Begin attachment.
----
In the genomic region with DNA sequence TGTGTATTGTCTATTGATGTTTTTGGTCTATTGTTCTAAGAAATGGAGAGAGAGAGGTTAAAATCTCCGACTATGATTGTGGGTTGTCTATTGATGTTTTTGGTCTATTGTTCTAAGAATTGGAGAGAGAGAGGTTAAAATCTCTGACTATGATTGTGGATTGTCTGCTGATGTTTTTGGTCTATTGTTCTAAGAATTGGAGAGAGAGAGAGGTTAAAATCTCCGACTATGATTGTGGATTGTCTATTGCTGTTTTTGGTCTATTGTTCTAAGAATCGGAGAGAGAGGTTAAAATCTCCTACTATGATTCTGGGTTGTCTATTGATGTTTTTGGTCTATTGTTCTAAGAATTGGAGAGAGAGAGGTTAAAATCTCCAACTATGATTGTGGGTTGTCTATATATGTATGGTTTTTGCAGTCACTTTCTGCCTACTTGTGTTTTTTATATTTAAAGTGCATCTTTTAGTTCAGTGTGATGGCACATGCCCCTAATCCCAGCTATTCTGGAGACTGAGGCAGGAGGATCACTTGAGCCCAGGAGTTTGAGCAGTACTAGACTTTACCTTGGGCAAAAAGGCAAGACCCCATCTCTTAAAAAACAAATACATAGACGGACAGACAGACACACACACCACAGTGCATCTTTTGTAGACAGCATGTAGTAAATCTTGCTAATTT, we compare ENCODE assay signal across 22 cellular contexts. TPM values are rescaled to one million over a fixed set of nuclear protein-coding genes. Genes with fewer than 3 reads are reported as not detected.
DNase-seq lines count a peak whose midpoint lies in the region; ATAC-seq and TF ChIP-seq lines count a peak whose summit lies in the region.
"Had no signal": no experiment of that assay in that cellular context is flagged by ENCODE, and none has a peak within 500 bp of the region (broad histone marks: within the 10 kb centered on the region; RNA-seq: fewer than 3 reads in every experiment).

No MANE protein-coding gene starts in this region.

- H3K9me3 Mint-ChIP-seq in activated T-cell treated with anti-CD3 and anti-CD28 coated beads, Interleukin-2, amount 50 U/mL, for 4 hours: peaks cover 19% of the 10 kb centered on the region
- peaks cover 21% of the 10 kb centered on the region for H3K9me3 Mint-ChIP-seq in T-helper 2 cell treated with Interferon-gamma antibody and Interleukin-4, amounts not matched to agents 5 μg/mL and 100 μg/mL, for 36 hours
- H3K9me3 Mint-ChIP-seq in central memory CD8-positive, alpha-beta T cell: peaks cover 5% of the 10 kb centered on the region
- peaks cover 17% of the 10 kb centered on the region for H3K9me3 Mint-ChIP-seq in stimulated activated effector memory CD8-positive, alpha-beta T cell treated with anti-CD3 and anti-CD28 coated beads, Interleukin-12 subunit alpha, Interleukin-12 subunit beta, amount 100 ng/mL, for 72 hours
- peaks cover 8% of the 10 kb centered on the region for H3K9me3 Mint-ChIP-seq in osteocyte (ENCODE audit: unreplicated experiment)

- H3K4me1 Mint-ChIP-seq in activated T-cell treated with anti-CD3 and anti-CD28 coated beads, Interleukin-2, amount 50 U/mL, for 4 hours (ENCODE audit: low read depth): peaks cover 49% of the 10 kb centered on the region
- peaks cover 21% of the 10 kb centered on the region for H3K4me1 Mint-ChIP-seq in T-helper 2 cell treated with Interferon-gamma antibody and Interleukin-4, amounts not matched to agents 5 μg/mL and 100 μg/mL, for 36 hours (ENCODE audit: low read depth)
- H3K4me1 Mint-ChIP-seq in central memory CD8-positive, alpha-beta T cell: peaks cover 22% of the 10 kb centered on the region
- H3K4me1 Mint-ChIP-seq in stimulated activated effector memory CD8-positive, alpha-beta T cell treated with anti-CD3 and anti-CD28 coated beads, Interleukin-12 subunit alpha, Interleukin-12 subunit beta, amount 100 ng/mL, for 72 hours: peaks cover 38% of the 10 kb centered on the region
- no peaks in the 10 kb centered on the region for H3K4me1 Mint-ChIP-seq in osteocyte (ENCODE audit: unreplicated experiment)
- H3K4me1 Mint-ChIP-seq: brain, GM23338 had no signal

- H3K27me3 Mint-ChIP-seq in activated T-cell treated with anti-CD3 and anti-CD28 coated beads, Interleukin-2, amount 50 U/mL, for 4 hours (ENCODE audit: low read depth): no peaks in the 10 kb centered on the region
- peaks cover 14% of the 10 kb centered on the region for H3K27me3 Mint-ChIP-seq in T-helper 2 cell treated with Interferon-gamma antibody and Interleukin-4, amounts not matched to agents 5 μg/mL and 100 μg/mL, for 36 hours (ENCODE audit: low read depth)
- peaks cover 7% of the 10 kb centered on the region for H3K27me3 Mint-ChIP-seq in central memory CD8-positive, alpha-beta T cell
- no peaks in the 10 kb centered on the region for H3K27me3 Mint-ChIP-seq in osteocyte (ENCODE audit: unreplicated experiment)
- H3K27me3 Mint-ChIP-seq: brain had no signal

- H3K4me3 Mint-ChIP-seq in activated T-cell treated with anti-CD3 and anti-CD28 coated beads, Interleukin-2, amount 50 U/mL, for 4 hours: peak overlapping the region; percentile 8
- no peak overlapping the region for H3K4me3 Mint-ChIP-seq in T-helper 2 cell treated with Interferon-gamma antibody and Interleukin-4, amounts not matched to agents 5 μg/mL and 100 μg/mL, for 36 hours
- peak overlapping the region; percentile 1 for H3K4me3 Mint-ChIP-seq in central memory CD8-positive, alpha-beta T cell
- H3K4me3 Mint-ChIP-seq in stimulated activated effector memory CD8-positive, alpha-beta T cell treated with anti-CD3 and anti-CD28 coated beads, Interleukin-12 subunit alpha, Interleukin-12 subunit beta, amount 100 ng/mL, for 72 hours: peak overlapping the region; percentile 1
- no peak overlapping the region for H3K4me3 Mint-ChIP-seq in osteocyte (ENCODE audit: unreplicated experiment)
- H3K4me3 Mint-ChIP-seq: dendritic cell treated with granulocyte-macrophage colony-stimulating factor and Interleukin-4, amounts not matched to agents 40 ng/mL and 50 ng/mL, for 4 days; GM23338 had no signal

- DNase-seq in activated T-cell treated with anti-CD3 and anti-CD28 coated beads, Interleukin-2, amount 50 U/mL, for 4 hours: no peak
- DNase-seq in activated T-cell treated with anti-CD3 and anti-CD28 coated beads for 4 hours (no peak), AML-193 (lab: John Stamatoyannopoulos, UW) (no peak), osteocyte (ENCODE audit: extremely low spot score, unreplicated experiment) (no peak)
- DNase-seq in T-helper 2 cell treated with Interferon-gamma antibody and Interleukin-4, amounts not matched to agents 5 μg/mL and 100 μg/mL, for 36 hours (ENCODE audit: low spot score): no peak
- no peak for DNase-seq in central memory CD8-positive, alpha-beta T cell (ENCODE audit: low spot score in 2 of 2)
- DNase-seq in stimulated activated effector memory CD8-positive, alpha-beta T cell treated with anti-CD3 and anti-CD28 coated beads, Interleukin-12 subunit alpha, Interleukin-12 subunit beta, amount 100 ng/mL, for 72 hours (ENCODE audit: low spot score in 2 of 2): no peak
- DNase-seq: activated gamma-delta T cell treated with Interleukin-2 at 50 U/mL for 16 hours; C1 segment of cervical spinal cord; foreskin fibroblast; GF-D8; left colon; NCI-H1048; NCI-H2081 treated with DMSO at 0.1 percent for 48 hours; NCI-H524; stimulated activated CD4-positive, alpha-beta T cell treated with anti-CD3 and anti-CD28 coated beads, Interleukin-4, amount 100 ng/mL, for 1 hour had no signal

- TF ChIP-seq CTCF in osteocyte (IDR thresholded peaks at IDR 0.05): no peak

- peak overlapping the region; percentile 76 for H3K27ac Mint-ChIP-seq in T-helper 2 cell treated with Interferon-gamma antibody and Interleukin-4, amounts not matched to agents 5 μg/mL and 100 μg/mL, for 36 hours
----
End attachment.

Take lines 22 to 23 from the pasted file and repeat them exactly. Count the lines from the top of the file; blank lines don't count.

- no peak overlapping the region for H3K4me3 Mint-ChIP-seq in T-helper 2 cell treated with Interferon-gamma antibody and Interleukin-4, amounts not matched to agents 5 μg/mL and 100 μg/mL, for 36 hours
- peak overlapping the region; percentile 1 for H3K4me3 Mint-ChIP-seq in central memory CD8-positive, alpha-beta T cell